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Chimpanzee study reveals genome variation hotspots

Researchers believe that dynamic regions of the human genome -- "hotspots" in terms of duplications and deletions -- are potentially involved in the rapid evolution of morphological and behavioral characteristics that are genetically determined.

Now, an international team of researchers, including a graduate student and an associate professor from Arizona State University, are finding similar hotspots in chimpanzees, which has implications for the understanding of genomic evolution in all species.

"We found that chimpanzees have many copy number variants -- duplications or deletions of large segments of DNA -- in the same regions of the genome as do humans. What this suggests is that some regions of the genomes are inherently unstable in both humans and chimpanzees," says George (P.J.) Perry, a Ph.D. anthropology student working with Anne Stone, an associate professor in ASU's School of Human Evolution and Social Change in the College of Liberal Arts and Sciences.

"This is a relatively new area of research and this is the first time this has been investigated on a genome-wide scale in a population sample of nonhuman primates," Perry says of the findings published May 15 in the online early edition of the journal Proceedings of the National Academy of Sciences (PNAS).

Perry, who is the study's lead author, says: "These copy number variants may be very significant from an evolutionary perspective, and they're important to study and understand. We talk about genetic diseases and cures, but first you have to find out that genetic differences such as copy number variants are there. And then you can study what they're involved in and what they mean from a morphological variation and disease standpoint."

Specifically, the study of the processes that lead to variations and mutations within a species can help researchers understand the evolution of copy number differences between species, Perry explains.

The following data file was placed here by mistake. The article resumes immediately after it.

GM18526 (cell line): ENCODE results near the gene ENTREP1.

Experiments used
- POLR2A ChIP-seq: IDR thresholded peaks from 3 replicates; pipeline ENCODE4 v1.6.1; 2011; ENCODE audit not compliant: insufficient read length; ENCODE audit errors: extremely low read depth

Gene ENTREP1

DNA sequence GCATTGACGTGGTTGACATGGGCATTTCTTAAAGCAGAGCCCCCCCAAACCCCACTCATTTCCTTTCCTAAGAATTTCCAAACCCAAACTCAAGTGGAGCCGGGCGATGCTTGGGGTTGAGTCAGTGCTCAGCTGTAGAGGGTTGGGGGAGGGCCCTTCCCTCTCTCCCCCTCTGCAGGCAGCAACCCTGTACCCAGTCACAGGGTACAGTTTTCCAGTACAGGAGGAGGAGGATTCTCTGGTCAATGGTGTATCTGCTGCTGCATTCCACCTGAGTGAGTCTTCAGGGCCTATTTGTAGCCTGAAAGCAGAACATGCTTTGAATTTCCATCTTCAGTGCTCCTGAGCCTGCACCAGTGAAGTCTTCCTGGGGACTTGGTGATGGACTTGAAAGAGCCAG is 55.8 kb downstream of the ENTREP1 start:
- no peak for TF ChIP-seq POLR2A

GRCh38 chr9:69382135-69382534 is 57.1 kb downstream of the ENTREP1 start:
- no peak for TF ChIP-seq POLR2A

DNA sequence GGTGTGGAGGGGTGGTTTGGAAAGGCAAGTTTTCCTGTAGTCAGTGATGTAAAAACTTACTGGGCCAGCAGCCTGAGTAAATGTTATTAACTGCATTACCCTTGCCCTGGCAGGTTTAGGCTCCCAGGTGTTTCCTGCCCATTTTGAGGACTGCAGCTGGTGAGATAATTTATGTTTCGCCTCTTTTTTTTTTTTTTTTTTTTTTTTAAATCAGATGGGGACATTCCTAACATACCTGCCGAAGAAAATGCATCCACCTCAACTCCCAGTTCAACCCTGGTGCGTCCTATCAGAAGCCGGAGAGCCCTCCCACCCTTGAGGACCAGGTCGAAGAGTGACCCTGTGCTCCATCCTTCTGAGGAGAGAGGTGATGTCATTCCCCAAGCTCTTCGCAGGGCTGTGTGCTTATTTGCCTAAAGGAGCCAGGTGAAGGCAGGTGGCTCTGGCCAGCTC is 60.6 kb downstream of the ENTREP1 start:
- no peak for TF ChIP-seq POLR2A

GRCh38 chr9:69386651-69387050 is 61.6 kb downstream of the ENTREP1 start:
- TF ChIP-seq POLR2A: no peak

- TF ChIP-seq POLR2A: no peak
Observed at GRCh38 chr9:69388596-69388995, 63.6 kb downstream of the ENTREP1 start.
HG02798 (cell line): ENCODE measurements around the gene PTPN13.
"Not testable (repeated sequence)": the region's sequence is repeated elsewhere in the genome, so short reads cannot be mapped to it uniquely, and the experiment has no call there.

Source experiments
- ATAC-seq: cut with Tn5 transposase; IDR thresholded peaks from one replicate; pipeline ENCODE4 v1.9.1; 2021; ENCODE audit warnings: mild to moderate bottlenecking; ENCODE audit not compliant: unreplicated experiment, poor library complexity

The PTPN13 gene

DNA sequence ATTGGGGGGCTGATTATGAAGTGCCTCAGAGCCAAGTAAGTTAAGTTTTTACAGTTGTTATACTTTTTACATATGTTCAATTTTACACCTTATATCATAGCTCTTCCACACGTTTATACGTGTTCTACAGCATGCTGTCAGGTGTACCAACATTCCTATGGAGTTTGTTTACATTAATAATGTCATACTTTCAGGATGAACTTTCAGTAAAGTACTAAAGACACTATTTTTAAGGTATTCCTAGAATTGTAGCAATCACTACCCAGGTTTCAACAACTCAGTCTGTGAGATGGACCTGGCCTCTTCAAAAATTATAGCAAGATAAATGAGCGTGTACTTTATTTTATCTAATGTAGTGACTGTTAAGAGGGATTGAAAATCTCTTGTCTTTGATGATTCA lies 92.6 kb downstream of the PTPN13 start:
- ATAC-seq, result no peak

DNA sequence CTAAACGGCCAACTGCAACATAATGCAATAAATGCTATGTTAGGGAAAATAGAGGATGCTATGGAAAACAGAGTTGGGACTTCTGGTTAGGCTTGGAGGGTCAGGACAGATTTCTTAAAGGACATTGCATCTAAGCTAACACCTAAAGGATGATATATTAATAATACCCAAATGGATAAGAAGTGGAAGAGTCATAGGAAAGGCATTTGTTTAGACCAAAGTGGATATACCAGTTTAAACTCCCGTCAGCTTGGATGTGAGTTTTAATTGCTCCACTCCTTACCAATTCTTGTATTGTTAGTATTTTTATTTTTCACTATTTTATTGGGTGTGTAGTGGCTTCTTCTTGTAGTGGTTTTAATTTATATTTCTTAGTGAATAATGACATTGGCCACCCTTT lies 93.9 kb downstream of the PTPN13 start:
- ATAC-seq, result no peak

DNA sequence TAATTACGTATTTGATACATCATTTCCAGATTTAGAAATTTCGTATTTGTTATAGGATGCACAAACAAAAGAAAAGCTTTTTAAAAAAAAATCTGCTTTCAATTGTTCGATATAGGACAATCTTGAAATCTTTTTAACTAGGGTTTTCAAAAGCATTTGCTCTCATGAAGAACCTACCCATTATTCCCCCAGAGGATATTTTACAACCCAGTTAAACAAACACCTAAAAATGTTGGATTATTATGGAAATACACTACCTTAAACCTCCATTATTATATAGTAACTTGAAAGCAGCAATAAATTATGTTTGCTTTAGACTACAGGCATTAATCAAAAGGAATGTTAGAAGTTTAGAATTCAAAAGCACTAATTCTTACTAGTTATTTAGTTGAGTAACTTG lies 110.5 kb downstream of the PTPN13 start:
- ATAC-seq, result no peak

"Ultimately, we can use information about within-a-species variation to identify unusual patterns between species," he says. "This may highlight copy number differences between humans and chimpanzees that were somehow involved in the evolution of human-specific traits."

"This study is an important first step, not the ultimate answer, but an exciting first step in studying the evolution of copy number variant regions and their downstream implications for disease and phenotypic variation," Perry says.

In the study, researchers looked at the structural genomic variation in DNA samples of 20 wild-born male chimpanzees.

"We identified 355 copy number variants among the genomes of these 20 unrelated chimpanzees and found that the overall chimpanzee genetic diversity may be more extensive than was previously thought," Perry says.

"This research not only illustrates the importance of studying the genetic variation in other primates to understand our own genome better, but it can also shed light on the diversity and adaptations of our nearest relatives," says Stone, who is one of the study's senior co-authors, along with Charles Lee, an assistant professor in the Department of Pathology at Brigham and Women's Hospital, a teaching affiliate of Harvard Medical School.


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Source:Arizona State University


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